What can a migraine sufferer do to shorten the duration of a migraine? There are many options to treat migraine attacks. We refer to this type of treatment as abortive therapy. There are migraine-specific medications that we prefer to use. When these medications can’t be used for a specific reason or if they don’t work for a specific patient, we may prescribe other types of pain medications and/or anti-nausea medication. Some patients find relaxation, massage, or the use of ice or heat beneficial as well. Sleep, when possible, can also shorten the duration of an attack.
Is this normal to experience headaches at certain times of day, particularly in the morning? Some patients do get headaches at very specific times of the day; however, it’s important that the type of headache be correctly diagnosed in order to come up with an appropriate treatment plan. Treatment of migraines that wake someone from sleep depends in part on how often this happens and under what circumstances. Sometimes a preventative medication at bedtime might be appropriate.
Are there any new medications for migraines with minimum side effects? Truthfully there is not much new out there at present. There are some very exciting new medications that we hope to see on the market in the not-too- distant future but drug development and research can be frustratingly slow. All medications have side effects, which vary greatly from person to person. There is some evidence that migraine sufferers are particularly prone to drug side effects and many persons will need to try a variety of medications before finding what works for them.
Are feverfew and butterbur effective herbal treatments for migraine prevention? Feverfew and butterbur are two plant-based supplements available without a prescription. They both have been used for decades, particularly in Europe, to prevent headaches. They both have been studied in good scientific research trials in the U.S. and both have been found to be effective, safe and with few potential side effects. Overall, they tend not to be as effective as prescription medications in my experience but can be beneficial in certain persons and do tend to have fewer side effects.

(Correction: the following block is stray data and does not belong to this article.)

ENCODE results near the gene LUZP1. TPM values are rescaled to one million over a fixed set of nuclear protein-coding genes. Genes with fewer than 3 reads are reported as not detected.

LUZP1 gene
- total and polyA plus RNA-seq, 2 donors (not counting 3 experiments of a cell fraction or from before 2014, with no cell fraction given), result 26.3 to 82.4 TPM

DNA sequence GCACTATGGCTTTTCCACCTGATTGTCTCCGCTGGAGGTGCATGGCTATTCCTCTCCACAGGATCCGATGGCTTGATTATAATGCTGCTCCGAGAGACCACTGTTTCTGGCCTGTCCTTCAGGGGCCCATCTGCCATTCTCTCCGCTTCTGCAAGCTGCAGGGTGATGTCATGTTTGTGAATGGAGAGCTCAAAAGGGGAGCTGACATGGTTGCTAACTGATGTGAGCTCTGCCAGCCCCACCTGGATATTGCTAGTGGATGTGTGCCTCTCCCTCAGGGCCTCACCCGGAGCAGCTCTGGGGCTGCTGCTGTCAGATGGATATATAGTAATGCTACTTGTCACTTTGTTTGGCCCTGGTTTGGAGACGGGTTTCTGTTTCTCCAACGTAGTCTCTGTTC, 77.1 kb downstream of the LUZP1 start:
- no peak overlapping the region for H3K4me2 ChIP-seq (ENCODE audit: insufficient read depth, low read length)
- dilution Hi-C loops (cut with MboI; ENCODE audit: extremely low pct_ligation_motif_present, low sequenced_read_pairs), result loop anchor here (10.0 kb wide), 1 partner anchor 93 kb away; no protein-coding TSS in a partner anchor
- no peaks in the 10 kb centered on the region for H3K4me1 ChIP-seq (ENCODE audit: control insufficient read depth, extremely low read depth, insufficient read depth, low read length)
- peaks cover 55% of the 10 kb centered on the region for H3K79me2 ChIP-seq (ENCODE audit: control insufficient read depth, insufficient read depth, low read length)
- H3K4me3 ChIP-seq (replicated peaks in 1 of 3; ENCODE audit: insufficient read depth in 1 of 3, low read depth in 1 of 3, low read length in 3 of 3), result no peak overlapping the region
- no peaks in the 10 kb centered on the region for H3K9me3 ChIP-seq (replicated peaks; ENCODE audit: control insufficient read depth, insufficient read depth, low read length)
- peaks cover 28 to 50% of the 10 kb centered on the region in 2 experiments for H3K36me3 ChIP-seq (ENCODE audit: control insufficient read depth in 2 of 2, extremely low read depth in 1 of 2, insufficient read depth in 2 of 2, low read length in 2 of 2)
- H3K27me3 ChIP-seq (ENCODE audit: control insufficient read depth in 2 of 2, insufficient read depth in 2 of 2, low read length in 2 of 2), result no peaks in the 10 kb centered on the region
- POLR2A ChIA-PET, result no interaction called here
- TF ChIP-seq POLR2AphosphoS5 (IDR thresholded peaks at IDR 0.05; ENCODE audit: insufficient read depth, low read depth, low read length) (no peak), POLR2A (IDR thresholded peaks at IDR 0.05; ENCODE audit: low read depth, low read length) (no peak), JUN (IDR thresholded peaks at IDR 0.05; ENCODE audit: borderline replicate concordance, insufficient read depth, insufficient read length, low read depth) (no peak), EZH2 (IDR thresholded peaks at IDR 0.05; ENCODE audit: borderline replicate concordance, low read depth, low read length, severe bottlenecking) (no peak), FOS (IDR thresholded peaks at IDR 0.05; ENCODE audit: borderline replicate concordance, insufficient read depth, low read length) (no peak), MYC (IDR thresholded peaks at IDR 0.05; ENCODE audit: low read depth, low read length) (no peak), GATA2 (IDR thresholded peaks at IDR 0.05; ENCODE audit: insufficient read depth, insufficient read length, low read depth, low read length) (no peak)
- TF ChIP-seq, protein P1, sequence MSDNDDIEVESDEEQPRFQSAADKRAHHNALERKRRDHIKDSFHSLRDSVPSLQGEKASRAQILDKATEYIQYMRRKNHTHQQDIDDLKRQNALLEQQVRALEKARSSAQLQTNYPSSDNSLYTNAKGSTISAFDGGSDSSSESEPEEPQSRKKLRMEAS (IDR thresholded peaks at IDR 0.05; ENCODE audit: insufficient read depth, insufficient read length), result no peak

The main problem is finding out what dose to use, as every supplement may be different in terms of strength and purity. Additionally, there are potential interactions with other medications. I would definitely recommend speaking to your doctor before starting any treatment.
What are your thoughts on combining acupuncture and chiropractic adjustments with conventional treatments from a neurologist for migraines? Both acupuncture and chiropractic treatments have been studied and found to be helpful in some individuals with migraine. I have many patients who use these therapies and find them helpful either alone or in combination with "conventional" treatments.
When suffering from a headache, does consuming a little caffeine help a headache or make it worse? Any other recommendations, suggestions or treatments do you have to help ease the pain of a migraine headache? Caffeine is interesting. Consuming caffeine can be helpful. Several common headache medications add caffeine to make them more effective. Many patients will drink some coffee or cola along with whatever medication they take when they get a headache. However, the frequent/regular use of caffeine can actually cause headache or make headaches worsen over time.
If you use a medication that contains caffeine such as Excedrin, be careful to follow the directions very carefully. These medications should not be used more than 1-2 days per week. I usually recommend that frequent headache sufferers limit caffeine consumption to the equivalent of 2-3 cups of coffee per day. Short of medication, some patients use relaxation therapy, biofeedback, ice, heat or sleep to treat migraine attacks.